Not providing market research to the franchisee remains without consequences for the franchisor

By Published On: 17-06-2016Categories: Statements & current affairs

In a dispute between a supermarket owner and his former franchisor about information provided prior to the collaboration, the Court of Appeal of Den Bosch rendered judgment on 14 June 2016 (ECLI:NL:GHSHE:2016:2363).

In July 2007, the franchisee made agreements with the franchisor about the operation of the MeerMarkt supermarket formula. Prior to entering into the franchise relationship, the franchisor has provided the franchisee with a budget based on historical empirical figures. The imminent transfer of the MeerMarkt formula to Spar was known at that time. In 2008, the lease was transferred to a new franchisor and the franchisee started operating the Spar supermarket formula. Subsequent costs incurred by the franchisee turned out to be higher and the actual turnover achieved turned out to be lower than the former franchisor had forecast prior to the conclusion of the agreements.

According to the franchisee, he erred in concluding the agreements and the former franchisor acted unlawfully. The franchisee claims not to have entered into the agreements if the former franchisor had provided him with correct information or forecasts. According to the franchisee, the former franchisor should not have based the turnover forecast solely on the historical turnover data based on the existing MeerMarkt formula, but the former franchisor should have had a market survey carried out, taking into account the fact that the Spar has a more expensive price image compared to the MeerMarkt, which influences the store’s results.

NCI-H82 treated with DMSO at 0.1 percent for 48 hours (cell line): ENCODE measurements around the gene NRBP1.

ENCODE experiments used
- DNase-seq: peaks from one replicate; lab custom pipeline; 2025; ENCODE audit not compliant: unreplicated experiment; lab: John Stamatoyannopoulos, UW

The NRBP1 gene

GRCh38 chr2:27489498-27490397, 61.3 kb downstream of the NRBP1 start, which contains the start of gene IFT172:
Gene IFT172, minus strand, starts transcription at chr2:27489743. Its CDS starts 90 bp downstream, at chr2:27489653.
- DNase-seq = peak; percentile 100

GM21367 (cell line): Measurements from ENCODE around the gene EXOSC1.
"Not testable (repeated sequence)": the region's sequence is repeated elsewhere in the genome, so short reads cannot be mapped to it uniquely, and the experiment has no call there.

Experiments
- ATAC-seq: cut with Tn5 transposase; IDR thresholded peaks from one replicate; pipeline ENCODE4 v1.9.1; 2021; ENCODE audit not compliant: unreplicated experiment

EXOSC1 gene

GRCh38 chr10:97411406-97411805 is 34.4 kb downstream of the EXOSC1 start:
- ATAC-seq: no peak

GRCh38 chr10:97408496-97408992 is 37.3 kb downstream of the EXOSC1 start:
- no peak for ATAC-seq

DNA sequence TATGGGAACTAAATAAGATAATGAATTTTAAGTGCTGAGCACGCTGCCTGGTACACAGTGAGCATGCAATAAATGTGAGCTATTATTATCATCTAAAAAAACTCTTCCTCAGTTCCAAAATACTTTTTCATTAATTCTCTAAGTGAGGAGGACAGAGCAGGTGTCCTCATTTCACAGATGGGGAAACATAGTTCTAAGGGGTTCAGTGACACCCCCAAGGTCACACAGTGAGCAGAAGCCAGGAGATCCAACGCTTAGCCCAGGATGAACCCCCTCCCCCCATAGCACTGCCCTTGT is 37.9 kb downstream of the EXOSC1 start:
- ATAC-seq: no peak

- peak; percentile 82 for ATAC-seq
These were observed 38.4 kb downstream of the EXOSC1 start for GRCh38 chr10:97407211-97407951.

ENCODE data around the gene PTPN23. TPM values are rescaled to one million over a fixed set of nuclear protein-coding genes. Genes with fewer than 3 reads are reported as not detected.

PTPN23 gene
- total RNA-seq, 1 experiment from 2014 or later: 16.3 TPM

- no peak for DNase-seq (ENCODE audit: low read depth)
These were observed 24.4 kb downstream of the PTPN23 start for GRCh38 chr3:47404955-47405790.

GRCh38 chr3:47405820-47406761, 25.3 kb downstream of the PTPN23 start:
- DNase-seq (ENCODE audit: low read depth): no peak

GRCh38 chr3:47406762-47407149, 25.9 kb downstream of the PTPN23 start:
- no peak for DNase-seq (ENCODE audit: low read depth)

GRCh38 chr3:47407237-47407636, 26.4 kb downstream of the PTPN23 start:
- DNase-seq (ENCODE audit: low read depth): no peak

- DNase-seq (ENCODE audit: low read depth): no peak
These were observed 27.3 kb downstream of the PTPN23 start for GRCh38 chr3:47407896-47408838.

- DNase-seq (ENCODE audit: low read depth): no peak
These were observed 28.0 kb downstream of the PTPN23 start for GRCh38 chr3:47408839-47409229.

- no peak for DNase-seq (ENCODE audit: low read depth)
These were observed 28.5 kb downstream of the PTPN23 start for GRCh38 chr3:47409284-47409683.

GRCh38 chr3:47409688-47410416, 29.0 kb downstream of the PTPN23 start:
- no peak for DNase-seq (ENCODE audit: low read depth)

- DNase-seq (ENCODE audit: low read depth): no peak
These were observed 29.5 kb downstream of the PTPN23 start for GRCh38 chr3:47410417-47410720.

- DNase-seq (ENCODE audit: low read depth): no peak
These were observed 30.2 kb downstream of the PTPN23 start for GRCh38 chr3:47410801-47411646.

The Court of Appeal ruled that the former franchisor had to provide correct information, but that the historical empirical data provided in question did not prove to be incorrect in itself. It was contractually stipulated that the franchisor must provide market research if available. However, no such report was found to be available. The franchisee has not put forward any facts or circumstances that imply that the franchisor was obliged to have a market research carried out in this case. The court therefore rejected the franchisee’s claims.

This statement reminds aspiring franchisees that it is important, even before or when entering into the franchise relationship with the franchisor, to agree, if desired, that certain information, such as a turnover forecast, a cost forecast, a market survey and a location survey will be provided to the franchisee will be provided. In the absence of special facts or circumstances, the failure to provide this information will in principle not lead to a claim of error by the franchisee or unlawful conduct by the franchisor that can be honored. According to the rules of conduct of the Dutch Franchise Code, it is preferable that the franchisor provides a cost and turnover forecast, a location survey and an investment and operating budget to the prospective franchisee, but a franchisor is in principle not obliged to do so.

mr. J. van de Peppel – Franchise lawyer

Ludwig & Van Dam Franchise attorneys, franchise legal advice.

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